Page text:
The English passengers is a novel by English writer Matthew Kneale about an English Voyage to Tasmania, in the hope of finding the Garden of Eden. The voyage is lead by the godly (and insufferable) Reverend Geoffry Wilson but their captain (mr Illiam Quillian Kewely) is using the voyage for his own smuggling ends. The who expedition is filled with characters sporting spectacular character flaws and the narrative is split into first hand accounts, uncovering how divided the party is right from the start. This gives a wonderful air of chaos to the story as every issue on the journey is dealt with in disastrous and sometimes hilarious ways.
My biggest problem with the book is, strangely enough, my favourite part of it. Parallel to the nine month voyage we are shown thirty years in the life of Peevay, a native Aboriginal who shows the cruelty and injustice that lead to the swift destruction of Tasmania’s indigenous people. His story is unmentioned in the blurb and I had no reason to expect any mention of Aboriginies as many white travellers of the time would have merely seen them as annoyances. The first hand account from Peevay is the most compelling and fascinating story in the whole book, in my opinion and really shows you the useless struggle between the native people and the overbearing and viscous white invaders. Soldiers and Pastors come hand in hand for Peevay in the destruction of his people and it disappoints me that such a story is not mentioned in the blurb of the book. Because you are not expecting this storyline, you feel a little lost about what it’s point is in the overall story. I felt that the two stories would have to be linked (as they are) but I had no idea how or why that would occur. That mixed with the complete difference in how much time passes in both stories leads to some disconnection and a sense of disjointed-ness. That said, the story really takes off when Peevay and the English passengers meet and I found the book impossible to put down from that moment on. The large amount of story telling required for us to truly empathise with Peevay well and truly pays off in this story and makes us feel for his cause, which requires him to assist the expedition in order to fulfil.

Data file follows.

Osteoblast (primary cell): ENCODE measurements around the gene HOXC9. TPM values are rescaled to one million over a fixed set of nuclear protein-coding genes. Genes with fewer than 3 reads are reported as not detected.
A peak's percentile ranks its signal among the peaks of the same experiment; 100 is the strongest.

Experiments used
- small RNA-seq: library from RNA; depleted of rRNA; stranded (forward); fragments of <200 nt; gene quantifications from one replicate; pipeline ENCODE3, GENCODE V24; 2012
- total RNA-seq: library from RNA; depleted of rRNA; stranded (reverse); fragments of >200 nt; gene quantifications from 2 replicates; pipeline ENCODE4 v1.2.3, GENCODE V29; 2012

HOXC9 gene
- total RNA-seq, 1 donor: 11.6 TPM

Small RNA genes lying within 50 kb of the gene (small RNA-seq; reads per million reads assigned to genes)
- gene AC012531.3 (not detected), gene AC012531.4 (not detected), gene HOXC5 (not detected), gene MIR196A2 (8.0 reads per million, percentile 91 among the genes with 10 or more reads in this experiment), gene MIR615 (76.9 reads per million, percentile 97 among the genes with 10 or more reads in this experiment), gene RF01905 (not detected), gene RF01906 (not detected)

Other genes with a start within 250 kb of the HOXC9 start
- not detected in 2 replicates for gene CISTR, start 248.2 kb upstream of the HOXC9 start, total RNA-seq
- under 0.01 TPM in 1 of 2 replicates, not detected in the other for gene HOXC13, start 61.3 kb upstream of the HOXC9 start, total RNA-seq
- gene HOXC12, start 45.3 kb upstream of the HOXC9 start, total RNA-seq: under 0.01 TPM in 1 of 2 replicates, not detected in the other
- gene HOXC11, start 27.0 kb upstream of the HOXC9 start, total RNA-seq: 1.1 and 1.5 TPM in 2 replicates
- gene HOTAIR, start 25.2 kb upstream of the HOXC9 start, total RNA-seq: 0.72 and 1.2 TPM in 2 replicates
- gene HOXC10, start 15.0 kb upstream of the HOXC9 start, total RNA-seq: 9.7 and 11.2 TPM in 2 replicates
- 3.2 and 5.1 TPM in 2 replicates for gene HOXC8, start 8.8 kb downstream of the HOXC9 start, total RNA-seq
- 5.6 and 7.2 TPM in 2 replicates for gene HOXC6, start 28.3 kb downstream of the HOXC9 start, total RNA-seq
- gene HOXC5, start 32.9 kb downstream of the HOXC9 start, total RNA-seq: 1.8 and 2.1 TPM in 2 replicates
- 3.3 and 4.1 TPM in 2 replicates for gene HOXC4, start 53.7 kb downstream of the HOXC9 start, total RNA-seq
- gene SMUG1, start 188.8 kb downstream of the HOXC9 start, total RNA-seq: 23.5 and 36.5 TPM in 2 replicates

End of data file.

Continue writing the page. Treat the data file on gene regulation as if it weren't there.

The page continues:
This book is an amazing window into Australia’s early history and has clearly been incredibly well researched. It’s also a view of English society, with the surgeon Thomas Potter being the most terrifying glimpse into the past. While Rev Wilson shows religion struggling with the rise of science, Potter shows how biologists were attempting to quantify humanity altogether by showing white supremacy as a genetic inevitability. Potters accounts are cold, distant and superior, showing a side of our past that many would rather forget. Every character is complete and whole, feeling so real and intricate that you begin to know them. The way Kneale has shown white ignorance and cruelty is fantastic and every twist the novel takes is remarkably paced and excellently told. A truly wonderful novel and an unsurprising winner of the Whitbread Book Award.